Tallerico is skeptical of the idea that audiences will immediately return to theaters when they reopen. “I was on a call with friends the other day and asked them when they thought they’d feel comfortable sitting in a crowded theater, a sold-out movie theater, and they all said, ‘Oh man, not for a long time.’ I think that’s what the studios are trying to figure out now: When will people go back? I don’t think anyone wants to be the movie that reopens on the day the curve stops.”
Kohn believes studios are aware of that dilemma. “It’s going to take a long time before the public fully feels more comfortable going to crowded places again,” Kohn says. “This idea that suddenly the floodgates will open and people will just start going to public places and be in crowds, I think it’s unrealistic and studios seem to understand that.”
Critics expressed a mix of optimism and uncertainty when discussing the future of the industry, as well as their work.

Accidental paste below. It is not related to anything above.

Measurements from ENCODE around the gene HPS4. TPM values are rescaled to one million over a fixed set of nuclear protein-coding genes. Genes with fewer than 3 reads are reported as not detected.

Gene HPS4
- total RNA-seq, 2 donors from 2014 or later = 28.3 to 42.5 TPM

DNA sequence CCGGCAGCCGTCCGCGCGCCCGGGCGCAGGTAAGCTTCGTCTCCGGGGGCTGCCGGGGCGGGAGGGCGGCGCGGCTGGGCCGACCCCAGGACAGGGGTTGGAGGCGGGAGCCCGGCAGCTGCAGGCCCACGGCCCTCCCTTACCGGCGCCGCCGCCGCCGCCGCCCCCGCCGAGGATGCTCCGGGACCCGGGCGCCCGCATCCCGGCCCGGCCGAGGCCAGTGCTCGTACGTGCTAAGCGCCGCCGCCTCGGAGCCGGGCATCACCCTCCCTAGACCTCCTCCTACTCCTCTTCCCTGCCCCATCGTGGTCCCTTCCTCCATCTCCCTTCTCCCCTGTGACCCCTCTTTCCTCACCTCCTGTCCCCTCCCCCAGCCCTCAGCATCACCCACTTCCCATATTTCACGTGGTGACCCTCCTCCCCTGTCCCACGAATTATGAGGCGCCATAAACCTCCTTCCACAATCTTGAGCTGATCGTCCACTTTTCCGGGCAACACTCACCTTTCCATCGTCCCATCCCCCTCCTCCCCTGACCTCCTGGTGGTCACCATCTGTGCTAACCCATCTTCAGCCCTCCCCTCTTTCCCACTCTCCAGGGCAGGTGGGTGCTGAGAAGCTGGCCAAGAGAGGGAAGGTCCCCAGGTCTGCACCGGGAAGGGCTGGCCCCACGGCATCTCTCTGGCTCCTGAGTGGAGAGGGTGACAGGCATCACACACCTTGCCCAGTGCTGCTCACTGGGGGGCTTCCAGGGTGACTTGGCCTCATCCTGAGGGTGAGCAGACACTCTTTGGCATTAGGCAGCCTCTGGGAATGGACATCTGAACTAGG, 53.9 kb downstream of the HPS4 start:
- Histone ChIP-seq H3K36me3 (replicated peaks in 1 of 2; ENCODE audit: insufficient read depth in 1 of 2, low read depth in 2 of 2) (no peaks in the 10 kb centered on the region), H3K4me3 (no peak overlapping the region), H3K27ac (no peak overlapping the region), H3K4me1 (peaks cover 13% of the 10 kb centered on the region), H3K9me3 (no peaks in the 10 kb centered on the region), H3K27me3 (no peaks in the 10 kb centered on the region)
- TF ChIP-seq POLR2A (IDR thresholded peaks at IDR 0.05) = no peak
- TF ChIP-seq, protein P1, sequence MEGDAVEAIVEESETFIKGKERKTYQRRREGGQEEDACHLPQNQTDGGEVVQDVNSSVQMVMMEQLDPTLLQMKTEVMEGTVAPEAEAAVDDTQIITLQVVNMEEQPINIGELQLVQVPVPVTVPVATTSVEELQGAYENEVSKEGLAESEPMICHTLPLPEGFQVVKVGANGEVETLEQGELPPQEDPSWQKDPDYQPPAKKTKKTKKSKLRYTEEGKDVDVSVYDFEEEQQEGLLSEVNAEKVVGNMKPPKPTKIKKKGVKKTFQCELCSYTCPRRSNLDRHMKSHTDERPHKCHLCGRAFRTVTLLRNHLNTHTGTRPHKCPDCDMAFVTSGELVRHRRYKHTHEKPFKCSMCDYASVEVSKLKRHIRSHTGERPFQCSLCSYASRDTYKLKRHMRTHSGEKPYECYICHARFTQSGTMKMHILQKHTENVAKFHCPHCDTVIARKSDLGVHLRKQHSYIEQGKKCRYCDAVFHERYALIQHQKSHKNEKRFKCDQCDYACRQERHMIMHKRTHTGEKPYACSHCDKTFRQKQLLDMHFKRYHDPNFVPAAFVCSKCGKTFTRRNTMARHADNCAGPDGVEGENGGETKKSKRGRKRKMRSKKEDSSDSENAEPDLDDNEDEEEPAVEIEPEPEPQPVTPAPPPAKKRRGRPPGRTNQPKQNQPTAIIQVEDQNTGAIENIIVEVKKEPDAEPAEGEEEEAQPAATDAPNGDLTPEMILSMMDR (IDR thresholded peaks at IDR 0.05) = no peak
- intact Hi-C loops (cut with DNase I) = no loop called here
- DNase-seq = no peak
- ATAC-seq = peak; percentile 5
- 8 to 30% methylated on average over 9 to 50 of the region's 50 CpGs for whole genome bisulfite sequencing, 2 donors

“Realistically, this is going to last a lot longer than people thought, but it’s really hard to think forward when we really don’t know what the world is going to look like in two weeks,” says TV writer Bentley. “That is definitely the weirdest part about the whole thing, professionally and personally.”
Castillo says her productivity has changed, in light of both quarantining and the emotional toll of living through a time of such uncertainty. “This is affecting a lot of people emotionally and mentally as well,” she says. “You worry about your family. You’re worried about your own health. You’re worried about your finances when all of these different things that you thought you’d be working on for the next foreseeable several months have just evaporated. That also affects your work. It’d be impossible for it not to.”
Let us know about your experiences covering film and TV right now – or the kind of film and TV coverage you’re interested in. And stay tuned: We’ll be following this report up with some practical tips from editors about how to pitch and pivot effectively right now.